Mission & History

Mission

Our mission is to lead and promote individual and collective action to prevent waste and conserve Pennsylvania’s environmental resources for each generation.


History

Founding

Pennsylvania Resources Council, a 501(c)(3), is an environmental not-for-profit established in 1939. Founding members were an assembly of citizens. Above all, they were worrying about the effects of the newly commissioned Pennsylvania Turnpike. Thus, their main concerns are the proliferation of billboards and other forms roadside blight. Similarly, they are all active in local garden clubs, so they use the Garden Club Federation of Pennsylvania as a platform for their new group. Then, the name of the organization starts as Associated Clubs for Roadside Development. Finally, to better reflect the mission, the name changes to Pennsylvania Roadside Council in 1939.

Board of Directors

The initial Board of Directors includes:

  • Hilda V. Fox
  • Cynthia Calhoun
  • J. Howard Pew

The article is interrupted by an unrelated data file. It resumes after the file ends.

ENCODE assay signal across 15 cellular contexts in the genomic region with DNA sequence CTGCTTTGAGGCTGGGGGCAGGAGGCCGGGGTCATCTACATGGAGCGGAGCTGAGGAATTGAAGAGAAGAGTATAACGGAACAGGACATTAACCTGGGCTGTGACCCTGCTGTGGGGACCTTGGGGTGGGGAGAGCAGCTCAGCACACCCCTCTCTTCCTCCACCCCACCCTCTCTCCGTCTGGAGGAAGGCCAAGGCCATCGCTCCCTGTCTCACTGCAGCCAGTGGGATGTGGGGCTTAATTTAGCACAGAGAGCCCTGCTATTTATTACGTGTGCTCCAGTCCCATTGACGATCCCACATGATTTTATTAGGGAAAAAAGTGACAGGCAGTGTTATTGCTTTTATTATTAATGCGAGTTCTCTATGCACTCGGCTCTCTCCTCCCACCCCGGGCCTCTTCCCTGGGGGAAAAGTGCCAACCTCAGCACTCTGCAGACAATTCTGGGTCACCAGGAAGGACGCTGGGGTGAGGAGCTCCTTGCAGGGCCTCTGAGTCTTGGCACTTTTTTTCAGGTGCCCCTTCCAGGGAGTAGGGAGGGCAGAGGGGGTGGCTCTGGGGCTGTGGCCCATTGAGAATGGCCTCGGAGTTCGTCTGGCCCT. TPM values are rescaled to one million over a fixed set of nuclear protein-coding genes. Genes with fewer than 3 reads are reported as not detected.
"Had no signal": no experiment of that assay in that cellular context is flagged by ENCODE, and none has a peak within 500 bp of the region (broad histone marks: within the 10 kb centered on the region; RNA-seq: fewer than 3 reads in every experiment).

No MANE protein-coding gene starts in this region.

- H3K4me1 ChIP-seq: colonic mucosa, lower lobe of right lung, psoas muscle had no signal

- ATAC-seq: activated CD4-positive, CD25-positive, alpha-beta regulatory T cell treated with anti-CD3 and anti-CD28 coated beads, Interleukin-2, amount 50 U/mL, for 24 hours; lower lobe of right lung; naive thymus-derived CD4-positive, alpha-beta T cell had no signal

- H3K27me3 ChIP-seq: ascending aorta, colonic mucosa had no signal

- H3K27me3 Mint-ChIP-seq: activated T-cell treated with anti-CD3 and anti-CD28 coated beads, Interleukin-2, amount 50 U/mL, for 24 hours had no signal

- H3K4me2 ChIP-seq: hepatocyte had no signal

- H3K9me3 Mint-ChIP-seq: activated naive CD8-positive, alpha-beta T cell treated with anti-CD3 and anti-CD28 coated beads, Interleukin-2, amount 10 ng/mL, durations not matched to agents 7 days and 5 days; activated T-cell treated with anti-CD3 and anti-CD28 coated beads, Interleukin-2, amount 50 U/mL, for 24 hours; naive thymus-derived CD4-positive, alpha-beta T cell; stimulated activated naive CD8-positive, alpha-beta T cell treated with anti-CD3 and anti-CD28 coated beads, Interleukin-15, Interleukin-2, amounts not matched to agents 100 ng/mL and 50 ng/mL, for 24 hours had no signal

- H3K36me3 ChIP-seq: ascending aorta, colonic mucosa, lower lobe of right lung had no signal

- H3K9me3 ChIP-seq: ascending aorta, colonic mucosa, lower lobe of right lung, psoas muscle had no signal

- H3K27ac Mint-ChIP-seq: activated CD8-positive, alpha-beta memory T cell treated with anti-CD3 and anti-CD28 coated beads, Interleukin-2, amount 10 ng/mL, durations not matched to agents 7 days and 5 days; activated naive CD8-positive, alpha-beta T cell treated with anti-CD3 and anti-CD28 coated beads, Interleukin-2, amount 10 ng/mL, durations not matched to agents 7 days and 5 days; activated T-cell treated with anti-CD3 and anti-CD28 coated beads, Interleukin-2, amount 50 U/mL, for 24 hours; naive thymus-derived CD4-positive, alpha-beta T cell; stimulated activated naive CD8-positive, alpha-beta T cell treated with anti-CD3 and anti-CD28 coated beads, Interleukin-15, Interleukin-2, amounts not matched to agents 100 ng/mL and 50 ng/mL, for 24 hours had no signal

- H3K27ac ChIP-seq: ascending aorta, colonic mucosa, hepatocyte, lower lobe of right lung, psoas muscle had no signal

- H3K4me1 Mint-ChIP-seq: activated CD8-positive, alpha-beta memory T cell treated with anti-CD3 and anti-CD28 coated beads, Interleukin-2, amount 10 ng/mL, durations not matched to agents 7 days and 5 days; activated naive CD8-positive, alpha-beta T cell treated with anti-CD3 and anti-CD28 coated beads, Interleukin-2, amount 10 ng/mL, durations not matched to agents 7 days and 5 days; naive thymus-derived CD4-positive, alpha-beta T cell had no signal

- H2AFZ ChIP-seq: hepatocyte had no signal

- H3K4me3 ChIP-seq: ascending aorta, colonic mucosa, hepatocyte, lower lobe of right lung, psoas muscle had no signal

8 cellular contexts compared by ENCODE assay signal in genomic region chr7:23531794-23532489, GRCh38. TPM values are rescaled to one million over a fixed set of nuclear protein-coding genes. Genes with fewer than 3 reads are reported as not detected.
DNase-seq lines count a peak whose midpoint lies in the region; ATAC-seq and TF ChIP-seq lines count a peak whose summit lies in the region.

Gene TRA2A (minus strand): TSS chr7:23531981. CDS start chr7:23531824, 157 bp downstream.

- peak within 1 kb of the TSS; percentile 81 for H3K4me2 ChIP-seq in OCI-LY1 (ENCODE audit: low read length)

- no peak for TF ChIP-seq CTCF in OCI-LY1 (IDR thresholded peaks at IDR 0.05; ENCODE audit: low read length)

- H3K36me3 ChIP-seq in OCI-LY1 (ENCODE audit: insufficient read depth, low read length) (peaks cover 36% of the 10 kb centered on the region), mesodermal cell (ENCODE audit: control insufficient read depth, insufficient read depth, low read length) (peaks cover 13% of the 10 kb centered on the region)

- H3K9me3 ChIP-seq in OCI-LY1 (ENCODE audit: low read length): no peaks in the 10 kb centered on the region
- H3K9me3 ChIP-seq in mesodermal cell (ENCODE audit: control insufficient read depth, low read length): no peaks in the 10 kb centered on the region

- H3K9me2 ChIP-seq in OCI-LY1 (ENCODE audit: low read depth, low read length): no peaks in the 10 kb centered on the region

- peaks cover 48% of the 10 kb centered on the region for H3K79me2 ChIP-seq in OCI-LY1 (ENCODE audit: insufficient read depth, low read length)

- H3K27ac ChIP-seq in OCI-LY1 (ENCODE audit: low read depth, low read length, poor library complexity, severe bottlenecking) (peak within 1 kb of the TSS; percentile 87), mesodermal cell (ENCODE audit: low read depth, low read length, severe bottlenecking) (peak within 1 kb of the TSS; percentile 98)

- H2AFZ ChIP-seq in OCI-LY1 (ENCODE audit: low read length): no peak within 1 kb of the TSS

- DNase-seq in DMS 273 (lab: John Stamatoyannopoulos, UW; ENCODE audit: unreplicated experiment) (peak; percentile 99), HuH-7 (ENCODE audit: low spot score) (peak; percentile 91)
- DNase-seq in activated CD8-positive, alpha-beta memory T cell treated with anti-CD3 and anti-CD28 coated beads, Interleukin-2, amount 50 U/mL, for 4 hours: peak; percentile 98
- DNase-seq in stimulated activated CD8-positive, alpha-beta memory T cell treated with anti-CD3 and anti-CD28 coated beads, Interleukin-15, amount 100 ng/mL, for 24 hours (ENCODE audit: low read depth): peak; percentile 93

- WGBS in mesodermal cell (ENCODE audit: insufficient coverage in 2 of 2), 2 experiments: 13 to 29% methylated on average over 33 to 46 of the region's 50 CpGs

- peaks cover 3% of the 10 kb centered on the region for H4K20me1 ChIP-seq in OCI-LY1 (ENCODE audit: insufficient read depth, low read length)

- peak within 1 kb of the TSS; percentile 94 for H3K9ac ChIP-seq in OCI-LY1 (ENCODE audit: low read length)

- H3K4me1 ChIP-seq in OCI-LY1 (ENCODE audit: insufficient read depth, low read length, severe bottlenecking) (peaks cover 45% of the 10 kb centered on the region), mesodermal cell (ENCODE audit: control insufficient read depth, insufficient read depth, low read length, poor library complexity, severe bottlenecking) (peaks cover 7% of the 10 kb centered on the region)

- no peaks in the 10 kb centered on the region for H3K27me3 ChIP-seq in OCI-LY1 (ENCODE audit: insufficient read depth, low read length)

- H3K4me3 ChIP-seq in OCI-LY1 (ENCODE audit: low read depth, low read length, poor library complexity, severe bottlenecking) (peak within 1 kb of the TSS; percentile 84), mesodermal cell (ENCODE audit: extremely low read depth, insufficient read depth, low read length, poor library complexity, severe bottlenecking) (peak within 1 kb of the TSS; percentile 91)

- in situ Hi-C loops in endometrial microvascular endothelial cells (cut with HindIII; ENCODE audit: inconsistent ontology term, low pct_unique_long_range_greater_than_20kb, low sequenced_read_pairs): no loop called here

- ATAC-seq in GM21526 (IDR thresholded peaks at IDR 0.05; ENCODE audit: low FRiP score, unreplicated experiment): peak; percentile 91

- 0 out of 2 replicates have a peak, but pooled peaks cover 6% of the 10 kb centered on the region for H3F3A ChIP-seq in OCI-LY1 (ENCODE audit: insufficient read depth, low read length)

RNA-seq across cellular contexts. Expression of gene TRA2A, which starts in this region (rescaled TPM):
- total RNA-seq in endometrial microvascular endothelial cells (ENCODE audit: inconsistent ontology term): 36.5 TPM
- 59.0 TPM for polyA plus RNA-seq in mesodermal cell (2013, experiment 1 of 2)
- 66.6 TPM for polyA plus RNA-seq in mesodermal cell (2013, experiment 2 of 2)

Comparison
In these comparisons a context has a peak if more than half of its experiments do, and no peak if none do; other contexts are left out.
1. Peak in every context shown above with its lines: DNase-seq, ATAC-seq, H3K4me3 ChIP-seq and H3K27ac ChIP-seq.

• Gifford Pinchot
  • Nicholas Roosevelt
  • Presidents of the Garden Club Federation of PA
  • PA Federation of Women’s Clubs
  • Directors from Keystone Auto Club
  • West Penn Motor Club
  • Fidelity Bank, and
  • Gulf Oil Company

Programming & Projects

During the 1950’s, our organization supports programs to protect the scenic beauty of Pennsylvania such as:

  1. Keep Pennsylvania Beautiful
  2. Scenic Highways
  3. Lady Bird Johnson’s Beautification Act

Litter Prevention

As more drivers take to the roadways, a new crisis emerges in the form of motorist’s discarded detritus. So, we take on the challenge and begin campaigning against roadside litter. As a result, PRC introduces the Litterbug mascot in 1952. Later, the Litterbug is re-imagined during the 1990’s. In other words, he lost his cigarette and continues to fight litter.

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Waste & Recycling

Our focus on waste diversion and recycling is rapidly evolving in the 1970’s. For instance, landfills and incinerators popularity sky rockets. After that, we encourage embracing alternatives.

Then, fast forward to 1988 when PRC becomes a national leader on issues related to recycling and helps craft Pennsylvania’s groundbreaking Act 101. Finally, the standards set for state recycling laws is signed by Governor Bob Casey. In conclusion, we are still advocating for responsible waste and recycling practices today.